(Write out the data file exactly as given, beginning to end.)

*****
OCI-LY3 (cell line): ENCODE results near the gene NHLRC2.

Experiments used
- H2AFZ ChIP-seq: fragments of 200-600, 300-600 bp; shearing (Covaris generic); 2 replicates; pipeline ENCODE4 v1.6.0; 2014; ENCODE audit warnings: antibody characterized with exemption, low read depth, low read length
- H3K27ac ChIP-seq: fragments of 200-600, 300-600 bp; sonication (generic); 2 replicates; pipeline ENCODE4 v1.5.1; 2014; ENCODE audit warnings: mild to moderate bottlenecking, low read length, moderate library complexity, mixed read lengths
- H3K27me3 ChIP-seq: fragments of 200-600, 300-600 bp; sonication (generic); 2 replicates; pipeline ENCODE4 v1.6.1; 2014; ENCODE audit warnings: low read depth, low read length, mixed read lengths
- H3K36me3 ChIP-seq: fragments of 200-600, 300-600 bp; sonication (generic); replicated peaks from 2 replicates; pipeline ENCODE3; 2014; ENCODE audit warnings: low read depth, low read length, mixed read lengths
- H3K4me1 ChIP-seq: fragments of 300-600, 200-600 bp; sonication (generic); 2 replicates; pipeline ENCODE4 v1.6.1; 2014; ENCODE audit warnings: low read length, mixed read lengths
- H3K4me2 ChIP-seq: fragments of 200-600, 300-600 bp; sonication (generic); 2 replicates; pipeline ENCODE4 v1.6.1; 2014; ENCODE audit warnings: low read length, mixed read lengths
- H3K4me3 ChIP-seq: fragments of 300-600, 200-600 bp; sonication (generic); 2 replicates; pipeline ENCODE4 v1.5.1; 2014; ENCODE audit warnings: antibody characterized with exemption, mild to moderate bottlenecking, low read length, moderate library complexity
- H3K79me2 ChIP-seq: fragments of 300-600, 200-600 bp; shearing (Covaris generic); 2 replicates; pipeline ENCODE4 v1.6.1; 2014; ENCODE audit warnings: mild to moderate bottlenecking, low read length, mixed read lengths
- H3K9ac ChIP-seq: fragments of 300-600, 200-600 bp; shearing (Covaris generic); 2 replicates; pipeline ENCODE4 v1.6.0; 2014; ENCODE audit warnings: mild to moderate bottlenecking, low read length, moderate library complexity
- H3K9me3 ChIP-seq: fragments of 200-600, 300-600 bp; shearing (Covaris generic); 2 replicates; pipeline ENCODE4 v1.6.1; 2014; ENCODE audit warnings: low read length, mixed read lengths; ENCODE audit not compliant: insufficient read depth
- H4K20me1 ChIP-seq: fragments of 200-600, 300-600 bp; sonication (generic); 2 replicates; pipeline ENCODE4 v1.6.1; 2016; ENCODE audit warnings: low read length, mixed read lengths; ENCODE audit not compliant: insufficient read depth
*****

OCI-LY3 (cell line): ENCODE results near the gene NHLRC2.

Experiments used
- H2AFZ ChIP-seq: fragments of 200-600, 300-600 bp; shearing (Covaris generic); 2 replicates; pipeline ENCODE4 v1.6.0; 2014; ENCODE audit warnings: antibody characterized with exemption, low read depth, low read length
- H3K27ac ChIP-seq: fragments of 200-600, 300-600 bp; sonication (generic); 2 replicates; pipeline ENCODE4 v1.5.1; 2014; ENCODE audit warnings: mild to moderate bottlenecking, low read length, moderate library complexity, mixed read lengths
- H3K27me3 ChIP-seq: fragments of 200-600, 300-600 bp; sonication (generic); 2 replicates; pipeline ENCODE4 v1.6.1; 2014; ENCODE audit warnings: low read depth, low read length, mixed read lengths
- H3K36me3 ChIP-seq: fragments of 200-600, 300-600 bp; sonication (generic); replicated peaks from 2 replicates; pipeline ENCODE3; 2014; ENCODE audit warnings: low read depth, low read length, mixed read lengths
- H3K4me1 ChIP-seq: fragments of 300-600, 200-600 bp; sonication (generic); 2 replicates; pipeline ENCODE4 v1.6.1; 2014; ENCODE audit warnings: low read length, mixed read lengths
- H3K4me2 ChIP-seq: fragments of 200-600, 300-600 bp; sonication (generic); 2 replicates; pipeline ENCODE4 v1.6.1; 2014; ENCODE audit warnings: low read length, mixed read lengths
- H3K4me3 ChIP-seq: fragments of 300-600, 200-600 bp; sonication (generic); 2 replicates; pipeline ENCODE4 v1.5.1; 2014; ENCODE audit warnings: antibody characterized with exemption, mild to moderate bottlenecking, low read length, moderate library complexity
- H3K79me2 ChIP-seq: fragments of 300-600, 200-600 bp; shearing (Covaris generic); 2 replicates; pipeline ENCODE4 v1.6.1; 2014; ENCODE audit warnings: mild to moderate bottlenecking, low read length, mixed read lengths
- H3K9ac ChIP-seq: fragments of 300-600, 200-600 bp; shearing (Covaris generic); 2 replicates; pipeline ENCODE4 v1.6.0; 2014; ENCODE audit warnings: mild to moderate bottlenecking, low read length, moderate library complexity
- H3K9me3 ChIP-seq: fragments of 200-600, 300-600 bp; shearing (Covaris generic); 2 replicates; pipeline ENCODE4 v1.6.1; 2014; ENCODE audit warnings: low read length, mixed read lengths; ENCODE audit not compliant: insufficient read depth
- H4K20me1 ChIP-seq: fragments of 200-600, 300-600 bp; sonication (generic); 2 replicates; pipeline ENCODE4 v1.6.1; 2016; ENCODE audit warnings: low read length, mixed read lengths; ENCODE audit not compliant: insufficient read depth